12/21/2011 7:30 PM ET|
7 habits that keep you in debt
Sometimes things that seem like good ideas -- or harmless little indulgences -- can keep you from getting traction when you try to move ahead financially.
If mood-boosting shopping sprees and racking up credit card rewards are a part of your lifestyle, you could be fueling a dangerous debt addiction. Results of Card Hub's latest credit card debt study show that Americans accumulated $18.4 billion in credit card debt in the second quarter of 2011 alone. Credit card debt continues to be a major problem for the average American consumer, yet many are still living a lifestyle that supports a costly debt habit.
Here are seven bad habits that could be fueling your debt addiction:
Do you frequently borrow clothes, household items and even money from friends and family? If you always seem to be indebted to others in some way -- and fail to repay your debts regularly -- you could be addicted to debt. Find ways to make ends meet and stop relying on others to get by. The borrower mentality can leave you in a perpetual debt cycle.
2. Making impulsive purchases
Whether you're a Groupon junkie or just can't resist a sale, impulsive shopping habits could be fueling a debt addiction. Few people work with a budget for last-minute purchases, and if you don't have funds available, you're likely to use a credit card to get what you want. Curb those urges to shop deal sites and other last-minute offers.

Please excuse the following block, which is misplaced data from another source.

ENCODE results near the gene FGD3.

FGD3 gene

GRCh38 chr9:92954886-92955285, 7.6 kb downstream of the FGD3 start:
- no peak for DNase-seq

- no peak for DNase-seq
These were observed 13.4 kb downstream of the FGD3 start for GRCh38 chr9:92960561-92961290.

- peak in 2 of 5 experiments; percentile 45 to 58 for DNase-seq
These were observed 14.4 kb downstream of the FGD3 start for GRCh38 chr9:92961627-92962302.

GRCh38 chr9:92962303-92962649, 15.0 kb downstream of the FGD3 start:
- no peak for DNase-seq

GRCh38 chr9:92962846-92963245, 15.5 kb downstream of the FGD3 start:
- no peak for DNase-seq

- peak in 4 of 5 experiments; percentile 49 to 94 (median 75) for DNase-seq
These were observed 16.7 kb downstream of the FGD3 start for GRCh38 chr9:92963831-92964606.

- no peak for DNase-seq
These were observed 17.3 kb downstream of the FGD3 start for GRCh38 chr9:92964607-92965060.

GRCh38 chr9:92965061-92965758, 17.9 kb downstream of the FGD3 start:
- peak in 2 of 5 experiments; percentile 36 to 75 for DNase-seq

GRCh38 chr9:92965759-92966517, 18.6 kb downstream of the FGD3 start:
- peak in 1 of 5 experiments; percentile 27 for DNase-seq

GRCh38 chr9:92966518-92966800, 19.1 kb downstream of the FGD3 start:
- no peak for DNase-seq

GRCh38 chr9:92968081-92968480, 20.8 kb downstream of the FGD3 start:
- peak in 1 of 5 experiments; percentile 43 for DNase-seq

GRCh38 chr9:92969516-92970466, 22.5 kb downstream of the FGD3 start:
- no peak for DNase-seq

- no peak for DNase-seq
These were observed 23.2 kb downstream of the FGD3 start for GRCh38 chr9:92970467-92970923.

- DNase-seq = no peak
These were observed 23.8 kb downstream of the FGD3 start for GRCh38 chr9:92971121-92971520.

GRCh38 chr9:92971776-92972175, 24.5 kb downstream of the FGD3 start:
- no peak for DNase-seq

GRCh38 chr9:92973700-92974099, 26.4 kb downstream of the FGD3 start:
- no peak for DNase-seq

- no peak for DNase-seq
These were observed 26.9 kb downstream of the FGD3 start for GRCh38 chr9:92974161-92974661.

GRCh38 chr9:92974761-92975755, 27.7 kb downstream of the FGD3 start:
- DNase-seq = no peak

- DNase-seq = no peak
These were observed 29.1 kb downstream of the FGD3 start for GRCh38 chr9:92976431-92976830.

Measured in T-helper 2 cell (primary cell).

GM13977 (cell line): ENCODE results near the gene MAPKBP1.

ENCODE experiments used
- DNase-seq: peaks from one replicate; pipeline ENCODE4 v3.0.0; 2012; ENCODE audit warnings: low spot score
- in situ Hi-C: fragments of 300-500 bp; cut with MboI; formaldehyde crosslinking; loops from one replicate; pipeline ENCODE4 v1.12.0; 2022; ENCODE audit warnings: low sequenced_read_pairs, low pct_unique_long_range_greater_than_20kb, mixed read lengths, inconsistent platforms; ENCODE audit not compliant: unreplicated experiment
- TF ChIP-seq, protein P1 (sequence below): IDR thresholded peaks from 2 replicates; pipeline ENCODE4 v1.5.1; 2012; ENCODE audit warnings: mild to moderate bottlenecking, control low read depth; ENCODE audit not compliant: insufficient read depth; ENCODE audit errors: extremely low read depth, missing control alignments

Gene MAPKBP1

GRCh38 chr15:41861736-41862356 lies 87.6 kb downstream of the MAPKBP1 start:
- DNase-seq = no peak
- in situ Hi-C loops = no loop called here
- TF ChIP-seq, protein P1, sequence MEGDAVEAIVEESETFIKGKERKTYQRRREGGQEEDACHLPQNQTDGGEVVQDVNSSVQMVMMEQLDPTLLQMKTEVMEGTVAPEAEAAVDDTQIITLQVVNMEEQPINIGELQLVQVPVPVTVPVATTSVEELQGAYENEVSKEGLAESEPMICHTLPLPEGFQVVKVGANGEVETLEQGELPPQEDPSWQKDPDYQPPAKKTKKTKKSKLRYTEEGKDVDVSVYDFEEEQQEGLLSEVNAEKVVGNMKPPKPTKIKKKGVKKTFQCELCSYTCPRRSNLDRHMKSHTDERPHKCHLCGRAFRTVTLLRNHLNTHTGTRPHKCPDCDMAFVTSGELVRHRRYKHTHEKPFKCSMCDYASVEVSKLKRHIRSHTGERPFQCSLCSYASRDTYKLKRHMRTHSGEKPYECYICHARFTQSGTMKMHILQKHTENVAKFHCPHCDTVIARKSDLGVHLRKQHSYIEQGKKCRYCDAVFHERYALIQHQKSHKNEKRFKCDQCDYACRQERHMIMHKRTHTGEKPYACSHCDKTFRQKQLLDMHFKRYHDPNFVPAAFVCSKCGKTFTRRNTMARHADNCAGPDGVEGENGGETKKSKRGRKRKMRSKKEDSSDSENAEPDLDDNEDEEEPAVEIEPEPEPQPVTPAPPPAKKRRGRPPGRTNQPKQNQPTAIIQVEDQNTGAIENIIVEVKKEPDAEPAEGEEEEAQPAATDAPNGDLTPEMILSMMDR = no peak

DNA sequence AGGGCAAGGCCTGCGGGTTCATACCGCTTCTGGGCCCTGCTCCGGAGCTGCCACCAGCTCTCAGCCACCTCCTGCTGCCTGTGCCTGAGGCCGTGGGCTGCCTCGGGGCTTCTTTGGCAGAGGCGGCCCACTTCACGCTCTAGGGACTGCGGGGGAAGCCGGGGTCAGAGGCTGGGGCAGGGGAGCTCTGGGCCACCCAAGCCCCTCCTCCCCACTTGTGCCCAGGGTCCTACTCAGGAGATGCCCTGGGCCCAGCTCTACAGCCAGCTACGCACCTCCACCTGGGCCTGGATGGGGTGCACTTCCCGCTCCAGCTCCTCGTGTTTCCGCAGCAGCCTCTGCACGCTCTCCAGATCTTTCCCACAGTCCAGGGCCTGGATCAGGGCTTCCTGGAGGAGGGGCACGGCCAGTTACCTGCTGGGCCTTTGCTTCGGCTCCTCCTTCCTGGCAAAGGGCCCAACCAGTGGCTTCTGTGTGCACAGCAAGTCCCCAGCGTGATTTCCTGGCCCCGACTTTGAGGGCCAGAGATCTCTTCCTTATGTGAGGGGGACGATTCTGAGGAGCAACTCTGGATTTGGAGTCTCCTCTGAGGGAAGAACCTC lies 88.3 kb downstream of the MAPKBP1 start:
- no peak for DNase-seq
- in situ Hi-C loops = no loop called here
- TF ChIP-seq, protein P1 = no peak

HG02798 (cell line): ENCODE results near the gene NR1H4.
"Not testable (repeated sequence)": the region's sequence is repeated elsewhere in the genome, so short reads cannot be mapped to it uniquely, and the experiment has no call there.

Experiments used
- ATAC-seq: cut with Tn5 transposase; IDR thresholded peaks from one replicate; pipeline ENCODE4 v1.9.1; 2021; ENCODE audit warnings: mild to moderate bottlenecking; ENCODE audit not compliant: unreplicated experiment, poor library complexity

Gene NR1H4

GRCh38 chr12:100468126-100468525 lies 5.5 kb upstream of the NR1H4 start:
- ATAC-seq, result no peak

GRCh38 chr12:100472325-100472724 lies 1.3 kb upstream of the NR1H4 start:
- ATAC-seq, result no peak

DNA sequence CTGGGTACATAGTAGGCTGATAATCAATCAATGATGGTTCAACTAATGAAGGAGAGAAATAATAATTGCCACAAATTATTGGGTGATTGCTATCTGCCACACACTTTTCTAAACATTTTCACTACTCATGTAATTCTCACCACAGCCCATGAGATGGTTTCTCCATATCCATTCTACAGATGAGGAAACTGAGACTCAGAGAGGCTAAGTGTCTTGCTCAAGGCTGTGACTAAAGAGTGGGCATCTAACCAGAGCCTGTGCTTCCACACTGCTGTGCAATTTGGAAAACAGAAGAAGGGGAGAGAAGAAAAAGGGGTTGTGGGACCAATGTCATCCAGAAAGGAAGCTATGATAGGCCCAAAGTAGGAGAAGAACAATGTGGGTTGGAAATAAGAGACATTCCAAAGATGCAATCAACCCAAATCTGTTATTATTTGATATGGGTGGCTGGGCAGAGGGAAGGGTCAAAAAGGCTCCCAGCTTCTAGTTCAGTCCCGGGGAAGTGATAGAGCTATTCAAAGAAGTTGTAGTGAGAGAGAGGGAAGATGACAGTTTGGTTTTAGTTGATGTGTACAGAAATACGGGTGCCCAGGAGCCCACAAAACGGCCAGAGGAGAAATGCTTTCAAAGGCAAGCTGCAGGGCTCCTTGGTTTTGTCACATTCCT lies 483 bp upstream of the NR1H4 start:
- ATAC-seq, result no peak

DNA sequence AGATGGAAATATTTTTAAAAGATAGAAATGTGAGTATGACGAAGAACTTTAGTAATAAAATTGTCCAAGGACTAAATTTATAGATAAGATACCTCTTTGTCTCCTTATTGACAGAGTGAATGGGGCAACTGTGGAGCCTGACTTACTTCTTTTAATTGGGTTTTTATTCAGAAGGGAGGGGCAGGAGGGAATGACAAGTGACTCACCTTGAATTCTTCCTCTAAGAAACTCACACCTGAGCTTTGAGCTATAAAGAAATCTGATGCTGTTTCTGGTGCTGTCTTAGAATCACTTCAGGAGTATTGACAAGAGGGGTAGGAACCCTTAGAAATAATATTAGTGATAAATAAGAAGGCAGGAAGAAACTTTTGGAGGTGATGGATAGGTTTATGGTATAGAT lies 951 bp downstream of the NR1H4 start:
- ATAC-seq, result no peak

3. Spending to boost your mood
If you indulge in retail therapy regularly, make sure you support the effort on a cash-only basis. If you rely on credit cards to get your shopping fix, it can be difficult to cover the costs of an emotional shopping spree without going into debt. Climbing out of debt will be that much more difficult if you've racked up huge balances to get your fix. Avoid shopping when emotions are running high.
4. Depending on cash-back credit cards
The concept of earning money for spending can be very seductive. If you tend to pay with credit just because you know you are "earning" a portion of it back in the form of cash or rewards points, you could be fueling a dangerous addiction to credit card spending. Cash-back credit cards typically pay you back a very small percentage of your charges -- think $1 for every $100 you charge. Unless you're very disciplined about paying off your entire balance by month's end, the money you earn back will barely cover the interest charges you acquired on that spending spree.
5. Routinely transferring balances